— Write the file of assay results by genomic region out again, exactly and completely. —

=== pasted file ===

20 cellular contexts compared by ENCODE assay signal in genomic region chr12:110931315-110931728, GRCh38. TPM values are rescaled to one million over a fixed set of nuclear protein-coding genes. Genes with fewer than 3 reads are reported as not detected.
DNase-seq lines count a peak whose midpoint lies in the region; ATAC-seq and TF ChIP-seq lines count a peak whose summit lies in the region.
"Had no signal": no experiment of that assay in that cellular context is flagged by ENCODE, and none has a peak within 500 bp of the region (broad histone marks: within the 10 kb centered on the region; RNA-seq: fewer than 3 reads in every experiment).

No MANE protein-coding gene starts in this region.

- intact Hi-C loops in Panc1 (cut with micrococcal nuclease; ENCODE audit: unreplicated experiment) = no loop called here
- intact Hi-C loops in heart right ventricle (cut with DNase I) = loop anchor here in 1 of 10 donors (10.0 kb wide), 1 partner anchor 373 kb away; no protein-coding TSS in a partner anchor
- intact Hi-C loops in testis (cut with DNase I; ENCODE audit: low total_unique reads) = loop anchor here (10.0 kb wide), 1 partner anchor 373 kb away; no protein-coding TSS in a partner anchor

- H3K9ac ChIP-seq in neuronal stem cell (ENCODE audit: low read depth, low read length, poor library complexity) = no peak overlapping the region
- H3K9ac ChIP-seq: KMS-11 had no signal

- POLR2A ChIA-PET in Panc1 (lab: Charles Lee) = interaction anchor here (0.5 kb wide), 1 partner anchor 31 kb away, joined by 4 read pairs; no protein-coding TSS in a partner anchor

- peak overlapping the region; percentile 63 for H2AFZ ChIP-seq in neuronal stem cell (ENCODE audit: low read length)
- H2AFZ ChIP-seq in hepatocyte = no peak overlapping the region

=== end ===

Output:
20 cellular contexts compared by ENCODE assay signal in genomic region chr12:110931315-110931728, GRCh38. TPM values are rescaled to one million over a fixed set of nuclear protein-coding genes. Genes with fewer than 3 reads are reported as not detected.
DNase-seq lines count a peak whose midpoint lies in the region; ATAC-seq and TF ChIP-seq lines count a peak whose summit lies in the region.
"Had no signal": no experiment of that assay in that cellular context is flagged by ENCODE, and none has a peak within 500 bp of the region (broad histone marks: within the 10 kb centered on the region; RNA-seq: fewer than 3 reads in every experiment).

No MANE protein-coding gene starts in this region.

- intact Hi-C loops in Panc1 (cut with micrococcal nuclease; ENCODE audit: unreplicated experiment) = no loop called here
- intact Hi-C loops in heart right ventricle (cut with DNase I) = loop anchor here in 1 of 10 donors (10.0 kb wide), 1 partner anchor 373 kb away; no protein-coding TSS in a partner anchor
- intact Hi-C loops in testis (cut with DNase I; ENCODE audit: low total_unique reads) = loop anchor here (10.0 kb wide), 1 partner anchor 373 kb away; no protein-coding TSS in a partner anchor

- H3K9ac ChIP-seq in neuronal stem cell (ENCODE audit: low read depth, low read length, poor library complexity) = no peak overlapping the region
- H3K9ac ChIP-seq: KMS-11 had no signal

- POLR2A ChIA-PET in Panc1 (lab: Charles Lee) = interaction anchor here (0.5 kb wide), 1 partner anchor 31 kb away, joined by 4 read pairs; no protein-coding TSS in a partner anchor

- peak overlapping the region; percentile 63 for H2AFZ ChIP-seq in neuronal stem cell (ENCODE audit: low read length)
- H2AFZ ChIP-seq in hepatocyte = no peak overlapping the region